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Should we screen for occult coronary artery disease among asymptomatic patients with diabetes?
Diabetes mellitus predisposes people to premature atherosclerotic coronary artery disease (CAD). The risk of a myocardial infarction in diabetics without overt evidence of obstructive CAD matches that of patients without diabetes who have had a previous myocardial infarction. The available data suggest that occult CAD is a common finding among asymptomatic diabetics, ranging from 20% to >50%. The diagnostic accuracy of myocardial perfusion single-photon emission computed tomography (SPECT) in diabetics appears to be comparable to that observed in nondiabetic individuals.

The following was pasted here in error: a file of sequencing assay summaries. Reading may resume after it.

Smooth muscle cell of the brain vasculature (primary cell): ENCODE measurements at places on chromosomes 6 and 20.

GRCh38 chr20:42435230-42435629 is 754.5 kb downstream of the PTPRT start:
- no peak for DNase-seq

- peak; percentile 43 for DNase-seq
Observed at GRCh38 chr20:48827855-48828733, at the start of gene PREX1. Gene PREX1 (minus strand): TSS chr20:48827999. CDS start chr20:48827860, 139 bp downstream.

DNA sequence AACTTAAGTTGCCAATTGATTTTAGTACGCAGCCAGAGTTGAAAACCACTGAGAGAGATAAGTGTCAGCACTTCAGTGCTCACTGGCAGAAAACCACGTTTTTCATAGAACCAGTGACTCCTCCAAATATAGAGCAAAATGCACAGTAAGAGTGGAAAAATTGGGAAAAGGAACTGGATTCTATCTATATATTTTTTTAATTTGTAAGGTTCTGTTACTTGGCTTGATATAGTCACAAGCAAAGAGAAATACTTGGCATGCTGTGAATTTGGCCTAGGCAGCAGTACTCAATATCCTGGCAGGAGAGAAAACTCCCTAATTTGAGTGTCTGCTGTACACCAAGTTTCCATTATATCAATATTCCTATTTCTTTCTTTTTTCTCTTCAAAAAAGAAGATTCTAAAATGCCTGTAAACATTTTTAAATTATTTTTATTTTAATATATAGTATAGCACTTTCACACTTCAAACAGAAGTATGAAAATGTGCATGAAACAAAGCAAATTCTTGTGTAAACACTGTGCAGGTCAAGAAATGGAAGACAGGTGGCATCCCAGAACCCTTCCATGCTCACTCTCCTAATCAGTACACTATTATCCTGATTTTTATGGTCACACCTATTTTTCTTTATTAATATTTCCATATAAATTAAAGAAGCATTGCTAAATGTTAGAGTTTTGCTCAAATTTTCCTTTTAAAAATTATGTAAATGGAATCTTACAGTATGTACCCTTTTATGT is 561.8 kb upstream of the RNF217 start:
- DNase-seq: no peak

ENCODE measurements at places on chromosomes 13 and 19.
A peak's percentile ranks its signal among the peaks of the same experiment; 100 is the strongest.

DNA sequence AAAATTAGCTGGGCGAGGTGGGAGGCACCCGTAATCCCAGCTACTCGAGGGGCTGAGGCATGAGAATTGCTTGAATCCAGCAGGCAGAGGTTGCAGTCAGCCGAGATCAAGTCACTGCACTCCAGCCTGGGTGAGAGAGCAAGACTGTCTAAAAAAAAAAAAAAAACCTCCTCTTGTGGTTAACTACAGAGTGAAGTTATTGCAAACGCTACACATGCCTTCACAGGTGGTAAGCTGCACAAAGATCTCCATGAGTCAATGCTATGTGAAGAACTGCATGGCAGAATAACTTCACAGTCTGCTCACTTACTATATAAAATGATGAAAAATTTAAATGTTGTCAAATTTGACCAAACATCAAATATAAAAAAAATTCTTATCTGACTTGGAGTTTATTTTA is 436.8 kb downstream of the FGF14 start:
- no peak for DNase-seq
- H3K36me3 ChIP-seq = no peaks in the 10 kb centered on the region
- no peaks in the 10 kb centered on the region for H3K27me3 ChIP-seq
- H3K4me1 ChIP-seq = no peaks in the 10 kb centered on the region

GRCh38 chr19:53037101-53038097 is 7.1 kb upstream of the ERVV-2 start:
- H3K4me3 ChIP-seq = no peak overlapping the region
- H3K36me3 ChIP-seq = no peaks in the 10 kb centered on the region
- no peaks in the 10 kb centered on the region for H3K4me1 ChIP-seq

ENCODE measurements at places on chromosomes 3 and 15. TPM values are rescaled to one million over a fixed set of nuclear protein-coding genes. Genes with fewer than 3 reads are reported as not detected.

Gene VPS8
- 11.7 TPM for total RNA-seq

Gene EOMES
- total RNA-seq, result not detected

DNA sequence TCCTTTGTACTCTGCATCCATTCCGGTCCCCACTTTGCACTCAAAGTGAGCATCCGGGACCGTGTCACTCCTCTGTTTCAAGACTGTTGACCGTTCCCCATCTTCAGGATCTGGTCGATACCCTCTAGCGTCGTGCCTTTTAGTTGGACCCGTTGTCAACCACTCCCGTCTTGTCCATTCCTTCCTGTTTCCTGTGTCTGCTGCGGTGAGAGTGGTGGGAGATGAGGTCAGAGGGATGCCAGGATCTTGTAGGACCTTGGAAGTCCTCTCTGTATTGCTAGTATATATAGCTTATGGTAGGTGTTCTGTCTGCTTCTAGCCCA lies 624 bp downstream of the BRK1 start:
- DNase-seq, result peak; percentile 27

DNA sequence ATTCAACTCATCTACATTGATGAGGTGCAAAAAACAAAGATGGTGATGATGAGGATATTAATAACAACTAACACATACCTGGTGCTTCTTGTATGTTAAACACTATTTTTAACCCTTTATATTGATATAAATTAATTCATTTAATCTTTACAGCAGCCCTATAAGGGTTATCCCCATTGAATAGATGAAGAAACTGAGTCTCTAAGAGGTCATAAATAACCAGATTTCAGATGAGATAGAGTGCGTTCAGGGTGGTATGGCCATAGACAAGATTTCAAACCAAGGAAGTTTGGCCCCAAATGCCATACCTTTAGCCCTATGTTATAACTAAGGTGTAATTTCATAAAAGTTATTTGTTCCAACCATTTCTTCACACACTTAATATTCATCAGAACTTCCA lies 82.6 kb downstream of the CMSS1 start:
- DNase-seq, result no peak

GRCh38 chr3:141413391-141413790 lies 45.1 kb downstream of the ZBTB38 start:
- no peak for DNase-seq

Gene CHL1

As shown in other patient groups, the ischemic burden assessed by stress SPECT in subjects with diabetes is also linked to their increased risk of adverse cardiovascular events. Among patients with normal stress SPECT, however, those with diabetes are at significantly greater risk than non-diabetics. Testing diabetics with an abnormal resting electrocardiogram or with evidence of peripheral or carotid occlusive arterial disease appears to result in an excellent yield of abnormal SPECT findings, as does testing in the setting of dyspnea. However, recent evidence suggests that achieving an adequate yield in asymptomatic diabetics without overt evidence of CAD is a greater challenge. Further investigation of sequential testing strategies is needed in order to identify an efficient means for screening asymptomatic patients with diabetes.